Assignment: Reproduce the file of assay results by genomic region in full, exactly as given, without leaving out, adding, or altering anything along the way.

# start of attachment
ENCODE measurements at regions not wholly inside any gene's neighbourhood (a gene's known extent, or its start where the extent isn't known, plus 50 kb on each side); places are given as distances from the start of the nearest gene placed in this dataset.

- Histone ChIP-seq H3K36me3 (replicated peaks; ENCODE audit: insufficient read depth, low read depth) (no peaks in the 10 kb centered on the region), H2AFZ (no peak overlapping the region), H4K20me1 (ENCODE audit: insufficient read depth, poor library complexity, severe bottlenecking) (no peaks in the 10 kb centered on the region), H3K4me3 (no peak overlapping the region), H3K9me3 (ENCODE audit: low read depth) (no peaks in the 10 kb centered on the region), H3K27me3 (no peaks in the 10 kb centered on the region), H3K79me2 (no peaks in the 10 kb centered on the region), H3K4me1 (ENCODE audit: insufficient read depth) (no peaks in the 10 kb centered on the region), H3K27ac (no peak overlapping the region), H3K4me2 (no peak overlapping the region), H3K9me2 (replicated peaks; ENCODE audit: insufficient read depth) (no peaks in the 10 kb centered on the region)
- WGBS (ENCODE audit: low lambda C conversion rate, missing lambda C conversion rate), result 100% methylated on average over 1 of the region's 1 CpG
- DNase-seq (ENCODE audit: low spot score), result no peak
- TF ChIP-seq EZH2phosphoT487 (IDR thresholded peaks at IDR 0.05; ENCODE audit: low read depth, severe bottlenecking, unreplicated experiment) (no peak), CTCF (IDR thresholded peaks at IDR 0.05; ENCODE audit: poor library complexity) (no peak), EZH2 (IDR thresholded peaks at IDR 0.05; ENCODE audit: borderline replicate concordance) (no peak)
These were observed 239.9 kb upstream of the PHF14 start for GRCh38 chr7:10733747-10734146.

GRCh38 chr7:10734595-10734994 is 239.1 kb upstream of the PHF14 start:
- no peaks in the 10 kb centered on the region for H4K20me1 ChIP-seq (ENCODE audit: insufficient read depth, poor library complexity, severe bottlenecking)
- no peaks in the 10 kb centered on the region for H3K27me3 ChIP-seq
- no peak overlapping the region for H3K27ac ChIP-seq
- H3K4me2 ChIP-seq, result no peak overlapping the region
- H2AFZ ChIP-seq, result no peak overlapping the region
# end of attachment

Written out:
ENCODE measurements at regions not wholly inside any gene's neighbourhood (a gene's known extent, or its start where the extent isn't known, plus 50 kb on each side); places are given as distances from the start of the nearest gene placed in this dataset.

- Histone ChIP-seq H3K36me3 (replicated peaks; ENCODE audit: insufficient read depth, low read depth) (no peaks in the 10 kb centered on the region), H2AFZ (no peak overlapping the region), H4K20me1 (ENCODE audit: insufficient read depth, poor library complexity, severe bottlenecking) (no peaks in the 10 kb centered on the region), H3K4me3 (no peak overlapping the region), H3K9me3 (ENCODE audit: low read depth) (no peaks in the 10 kb centered on the region), H3K27me3 (no peaks in the 10 kb centered on the region), H3K79me2 (no peaks in the 10 kb centered on the region), H3K4me1 (ENCODE audit: insufficient read depth) (no peaks in the 10 kb centered on the region), H3K27ac (no peak overlapping the region), H3K4me2 (no peak overlapping the region), H3K9me2 (replicated peaks; ENCODE audit: insufficient read depth) (no peaks in the 10 kb centered on the region)
- WGBS (ENCODE audit: low lambda C conversion rate, missing lambda C conversion rate), result 100% methylated on average over 1 of the region's 1 CpG
- DNase-seq (ENCODE audit: low spot score), result no peak
- TF ChIP-seq EZH2phosphoT487 (IDR thresholded peaks at IDR 0.05; ENCODE audit: low read depth, severe bottlenecking, unreplicated experiment) (no peak), CTCF (IDR thresholded peaks at IDR 0.05; ENCODE audit: poor library complexity) (no peak), EZH2 (IDR thresholded peaks at IDR 0.05; ENCODE audit: borderline replicate concordance) (no peak)
These were observed 239.9 kb upstream of the PHF14 start for GRCh38 chr7:10733747-10734146.

GRCh38 chr7:10734595-10734994 is 239.1 kb upstream of the PHF14 start:
- no peaks in the 10 kb centered on the region for H4K20me1 ChIP-seq (ENCODE audit: insufficient read depth, poor library complexity, severe bottlenecking)
- no peaks in the 10 kb centered on the region for H3K27me3 ChIP-seq
- no peak overlapping the region for H3K27ac ChIP-seq
- H3K4me2 ChIP-seq, result no peak overlapping the region
- H2AFZ ChIP-seq, result no peak overlapping the region